Genes. Researchers have identified specific genetic mutations that can cause Parkinson's disease. But these are uncommon except in rare cases with many family members affected by Parkinson's disease. However, certain gene variations appear to increase the risk of Parkinson's disease but with a relatively small risk of Parkinson's disease for each of these genetic markers.
Environmental triggers. Exposure to certain toxins or environmental factors may increase the risk of later Parkinson's disease, but the risk is relatively small.
Researchers have also noted that many changes occur in the brains of people with Parkinson's disease, although it's not clear why these changes occur.
The presence of Lewy bodies. Clumps of specific substances within brain cells are microscopic markers of Parkinson's disease. These are called Lewy bodies, and researchers believe these Lewy bodies hold an important clue to the cause of Parkinson's disease.
Alpha-synuclein is found within Lewy bodies. Although many substances are found within Lewy bodies, scientists believe an important one is a natural and widespread protein called alpha-synuclein (a-synuclein). It's found in all Lewy bodies in a clumped form that cells can't break down. This is currently an important focus among Parkinson's disease researchers.
Risk factors for Parkinson's disease
Age. Young adults rarely experience Parkinson's disease. It ordinarily begins in middle or late life, and the risk increases with age. People usually develop the disease around age 60 or older.
Heredity. Having a close relative with Parkinson's disease increases the chances that you'll develop the disease. However, your risks are still small unless you have many relatives in your family with Parkinson's disease.
Sex. Men are more likely to develop Parkinson's disease than are women.
Exposure to toxins. Ongoing exposure to herbicides and pesticides may slightly increase your risk of Parkinson's disease.
DIAGNOSIS of Parkinson’s disease
· Early diagnosis of Parkinson's disease is important for emerging effective treatment strategies to maintain a high physical quality of life for as long as possible. Due to the similarity of symptoms to the other movement-related disorders, it is a bit challenging in the initial phase to diagnose Parkinson’s disease. However, there is no certain test to diagnose the disease accurately. Hence, clinical examination plays a vital role in diagnosing Parkinson's disease.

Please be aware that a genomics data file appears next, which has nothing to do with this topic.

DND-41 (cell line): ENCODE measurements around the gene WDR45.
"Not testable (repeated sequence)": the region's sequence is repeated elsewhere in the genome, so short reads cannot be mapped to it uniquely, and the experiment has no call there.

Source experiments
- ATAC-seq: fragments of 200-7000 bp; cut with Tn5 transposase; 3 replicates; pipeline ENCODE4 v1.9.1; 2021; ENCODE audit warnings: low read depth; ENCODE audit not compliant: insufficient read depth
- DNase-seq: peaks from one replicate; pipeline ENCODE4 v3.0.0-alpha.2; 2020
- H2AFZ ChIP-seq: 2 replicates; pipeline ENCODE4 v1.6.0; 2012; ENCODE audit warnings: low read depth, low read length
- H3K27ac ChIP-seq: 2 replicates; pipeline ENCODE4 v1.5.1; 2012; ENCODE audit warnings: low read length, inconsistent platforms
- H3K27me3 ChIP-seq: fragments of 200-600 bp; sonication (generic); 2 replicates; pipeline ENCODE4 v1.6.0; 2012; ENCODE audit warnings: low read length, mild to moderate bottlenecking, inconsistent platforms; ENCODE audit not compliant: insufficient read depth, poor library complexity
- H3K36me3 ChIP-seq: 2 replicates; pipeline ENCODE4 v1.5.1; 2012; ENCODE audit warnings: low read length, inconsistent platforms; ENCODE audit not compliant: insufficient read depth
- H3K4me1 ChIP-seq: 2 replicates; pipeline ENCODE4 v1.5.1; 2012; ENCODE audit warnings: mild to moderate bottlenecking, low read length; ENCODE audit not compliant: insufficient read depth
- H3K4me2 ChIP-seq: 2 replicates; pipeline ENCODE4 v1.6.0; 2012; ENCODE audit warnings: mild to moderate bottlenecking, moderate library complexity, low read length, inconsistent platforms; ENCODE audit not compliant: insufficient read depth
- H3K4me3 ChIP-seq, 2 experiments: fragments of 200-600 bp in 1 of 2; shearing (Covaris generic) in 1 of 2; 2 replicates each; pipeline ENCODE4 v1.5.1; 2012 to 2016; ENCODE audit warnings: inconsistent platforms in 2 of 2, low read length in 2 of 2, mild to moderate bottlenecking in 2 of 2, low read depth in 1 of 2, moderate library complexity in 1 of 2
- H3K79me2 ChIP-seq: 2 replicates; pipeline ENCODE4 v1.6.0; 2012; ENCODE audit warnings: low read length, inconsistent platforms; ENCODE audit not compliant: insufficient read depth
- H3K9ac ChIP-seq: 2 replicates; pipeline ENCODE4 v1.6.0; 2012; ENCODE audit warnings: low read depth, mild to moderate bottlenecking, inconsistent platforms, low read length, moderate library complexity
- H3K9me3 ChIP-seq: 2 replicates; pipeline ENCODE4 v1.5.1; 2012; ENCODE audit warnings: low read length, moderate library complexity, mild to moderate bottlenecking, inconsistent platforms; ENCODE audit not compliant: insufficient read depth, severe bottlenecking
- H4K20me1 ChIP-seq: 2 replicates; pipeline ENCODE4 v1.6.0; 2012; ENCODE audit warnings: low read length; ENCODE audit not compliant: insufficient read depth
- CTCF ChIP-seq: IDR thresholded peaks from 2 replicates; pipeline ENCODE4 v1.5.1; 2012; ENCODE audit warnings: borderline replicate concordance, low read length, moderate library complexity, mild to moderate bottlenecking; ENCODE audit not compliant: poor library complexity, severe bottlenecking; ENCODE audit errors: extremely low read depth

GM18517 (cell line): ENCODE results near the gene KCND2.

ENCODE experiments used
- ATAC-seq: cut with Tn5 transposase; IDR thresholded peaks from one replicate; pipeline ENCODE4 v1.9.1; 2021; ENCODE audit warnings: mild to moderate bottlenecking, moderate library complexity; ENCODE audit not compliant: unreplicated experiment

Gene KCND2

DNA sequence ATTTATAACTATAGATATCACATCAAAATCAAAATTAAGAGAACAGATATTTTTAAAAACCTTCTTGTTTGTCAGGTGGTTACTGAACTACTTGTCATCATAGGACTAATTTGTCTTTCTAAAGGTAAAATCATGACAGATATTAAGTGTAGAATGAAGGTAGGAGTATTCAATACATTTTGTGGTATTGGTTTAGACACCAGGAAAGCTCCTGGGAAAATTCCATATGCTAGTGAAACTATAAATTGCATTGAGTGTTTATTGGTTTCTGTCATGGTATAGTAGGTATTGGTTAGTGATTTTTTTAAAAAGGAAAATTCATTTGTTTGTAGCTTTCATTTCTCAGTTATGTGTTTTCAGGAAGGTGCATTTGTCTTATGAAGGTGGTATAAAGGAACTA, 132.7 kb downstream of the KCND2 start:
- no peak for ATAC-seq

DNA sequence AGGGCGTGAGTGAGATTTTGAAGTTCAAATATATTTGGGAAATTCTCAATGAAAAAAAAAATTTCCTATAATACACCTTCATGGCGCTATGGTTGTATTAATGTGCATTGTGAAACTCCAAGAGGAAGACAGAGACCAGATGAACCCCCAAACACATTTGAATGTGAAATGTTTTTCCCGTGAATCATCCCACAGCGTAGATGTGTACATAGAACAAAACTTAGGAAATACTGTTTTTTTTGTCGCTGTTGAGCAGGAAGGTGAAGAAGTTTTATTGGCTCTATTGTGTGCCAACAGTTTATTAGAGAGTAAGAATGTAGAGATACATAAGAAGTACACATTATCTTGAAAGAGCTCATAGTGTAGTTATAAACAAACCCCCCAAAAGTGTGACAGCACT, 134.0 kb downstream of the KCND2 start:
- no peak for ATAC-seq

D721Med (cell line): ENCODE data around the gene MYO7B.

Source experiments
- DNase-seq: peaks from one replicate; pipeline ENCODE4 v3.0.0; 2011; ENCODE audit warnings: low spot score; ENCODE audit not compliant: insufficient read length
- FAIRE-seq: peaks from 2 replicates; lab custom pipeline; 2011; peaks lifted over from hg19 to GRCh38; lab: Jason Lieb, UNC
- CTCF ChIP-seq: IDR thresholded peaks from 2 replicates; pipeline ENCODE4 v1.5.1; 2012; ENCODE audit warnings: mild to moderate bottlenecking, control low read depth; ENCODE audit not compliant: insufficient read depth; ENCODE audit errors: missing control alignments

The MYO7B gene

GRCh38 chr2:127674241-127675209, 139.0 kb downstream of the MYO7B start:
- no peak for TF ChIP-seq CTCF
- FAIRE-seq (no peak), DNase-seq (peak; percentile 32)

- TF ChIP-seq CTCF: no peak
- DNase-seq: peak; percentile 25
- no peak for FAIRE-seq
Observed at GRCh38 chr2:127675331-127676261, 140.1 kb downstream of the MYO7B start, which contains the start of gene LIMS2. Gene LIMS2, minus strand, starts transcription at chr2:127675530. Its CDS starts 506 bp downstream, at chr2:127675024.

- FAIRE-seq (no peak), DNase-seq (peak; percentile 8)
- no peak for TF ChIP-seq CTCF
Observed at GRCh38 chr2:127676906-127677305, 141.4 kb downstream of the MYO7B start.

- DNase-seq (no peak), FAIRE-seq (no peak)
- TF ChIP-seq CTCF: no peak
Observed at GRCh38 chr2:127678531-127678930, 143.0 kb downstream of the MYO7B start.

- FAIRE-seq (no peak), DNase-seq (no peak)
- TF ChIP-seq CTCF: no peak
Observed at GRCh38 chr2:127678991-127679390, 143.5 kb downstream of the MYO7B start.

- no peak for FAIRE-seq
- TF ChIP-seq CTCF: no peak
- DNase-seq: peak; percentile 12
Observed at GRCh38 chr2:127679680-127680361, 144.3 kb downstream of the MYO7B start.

· Brain scans (PET scan/ SPECT) and another laboratory test can be performed to detect other disorders resembling Parkinson’s disease
Cure or treatment of Parkinson’s disease
Parkinson disease is not curable the way one removes a brain tumor or uses antibiotics for meningitis and patient gets cured. You need to understand your aim of management.
With medicines we can reverse/slow or stop further progression in most patients. Many associated problems are taken care by physical therapy also. But gradual deterioration of condition is inevitable.
Curing Parkinson’s disease with dopamine
No you cannot cure Parkinson’s with dopamine since there is no real cure
Parkinson’s occurs when a portion of the brain, the substantia nigra, fails to produce sufficient dopamine for the body to function normally. So the obvious treatment is to supplement the natural dopamine with artificial dopamine; however, artificial dopamine cannot penetrate the blood-brain barrier. To overcome this problem, Sinemet was developed,it is a drug that combines levodopa (commonly called L-dopa) and carbidopa. Carbidopa enables the levodopa to penetrate the barrier and effectively treat some of the principal symptoms of Parkinson’s disease.
STEM CELLS CURES AND Parkinson's disease
And the most important DO NOT TRUST ANYBODY SELLING STEM CELL CURES! ALL THIS IS UNPROVEN As of yet, they are not a registered and legal procedure.